Ornithomantic European crow augury by which future events are divined by the number of crows seen at a given time. The custom of counting crows led to the development of divinatory rhymes:
From The Folklore of Birds by Laura Martin:
One for sorrow, two for mirth,
Three for a wedding, four for a birth,
Five for silver, six for gold,
Seven for a secret not to be told.
Eight for heaven, nine for hell,
And ten for the devil's own sel'.
From the Dictionary of Superstitions published by Oxford University Press:
One for sorrow,
two for mirth,
three for a wedding,
four for birth,
five for rich,
six for poor,
Seven for a witch,
I can tell you no more.
Q.station23 asks: "is this related to the English tradition of counting magpies? One for sorrow, two for joy, three for a girl, four for a boy, five for silver, six for gold, seven for a secret, never to be told...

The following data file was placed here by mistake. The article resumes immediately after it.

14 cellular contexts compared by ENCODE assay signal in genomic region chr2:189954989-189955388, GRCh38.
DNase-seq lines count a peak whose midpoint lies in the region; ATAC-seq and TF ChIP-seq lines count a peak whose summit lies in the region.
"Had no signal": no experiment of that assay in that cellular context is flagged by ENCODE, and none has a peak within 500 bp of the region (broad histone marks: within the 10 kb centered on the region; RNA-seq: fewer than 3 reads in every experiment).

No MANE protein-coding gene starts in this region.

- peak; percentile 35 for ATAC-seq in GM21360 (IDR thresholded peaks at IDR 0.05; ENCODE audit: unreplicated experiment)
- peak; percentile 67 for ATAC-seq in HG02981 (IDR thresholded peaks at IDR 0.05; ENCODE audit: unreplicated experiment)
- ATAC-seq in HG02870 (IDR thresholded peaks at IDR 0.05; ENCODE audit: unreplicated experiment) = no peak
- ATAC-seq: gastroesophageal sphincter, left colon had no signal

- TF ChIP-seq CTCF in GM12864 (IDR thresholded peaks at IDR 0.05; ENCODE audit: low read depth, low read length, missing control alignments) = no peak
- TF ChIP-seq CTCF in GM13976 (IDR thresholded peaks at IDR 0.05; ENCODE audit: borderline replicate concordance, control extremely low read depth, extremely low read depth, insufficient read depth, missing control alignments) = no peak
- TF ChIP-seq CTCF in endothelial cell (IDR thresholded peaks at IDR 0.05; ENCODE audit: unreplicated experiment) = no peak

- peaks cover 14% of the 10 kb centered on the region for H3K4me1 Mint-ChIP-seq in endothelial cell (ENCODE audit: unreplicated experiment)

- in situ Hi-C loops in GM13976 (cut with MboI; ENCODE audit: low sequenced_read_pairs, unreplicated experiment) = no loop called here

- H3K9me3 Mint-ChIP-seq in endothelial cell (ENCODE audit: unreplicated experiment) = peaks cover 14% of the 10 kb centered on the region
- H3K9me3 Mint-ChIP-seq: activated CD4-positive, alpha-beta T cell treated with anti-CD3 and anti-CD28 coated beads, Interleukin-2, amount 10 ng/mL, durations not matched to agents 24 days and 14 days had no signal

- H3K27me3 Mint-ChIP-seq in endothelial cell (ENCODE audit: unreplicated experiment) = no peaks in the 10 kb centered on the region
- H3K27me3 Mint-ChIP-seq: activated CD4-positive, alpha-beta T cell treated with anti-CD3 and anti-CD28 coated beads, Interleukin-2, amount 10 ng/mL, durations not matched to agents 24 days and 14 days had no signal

A.Yes. One possible explanation why it's crows rather than magpies now is that the crows are winning. They are legion - at least everywhere I've lived - but rare is the magpie. All the more reason why the magpie should have sustained its mystical significance, but humans are funny that way.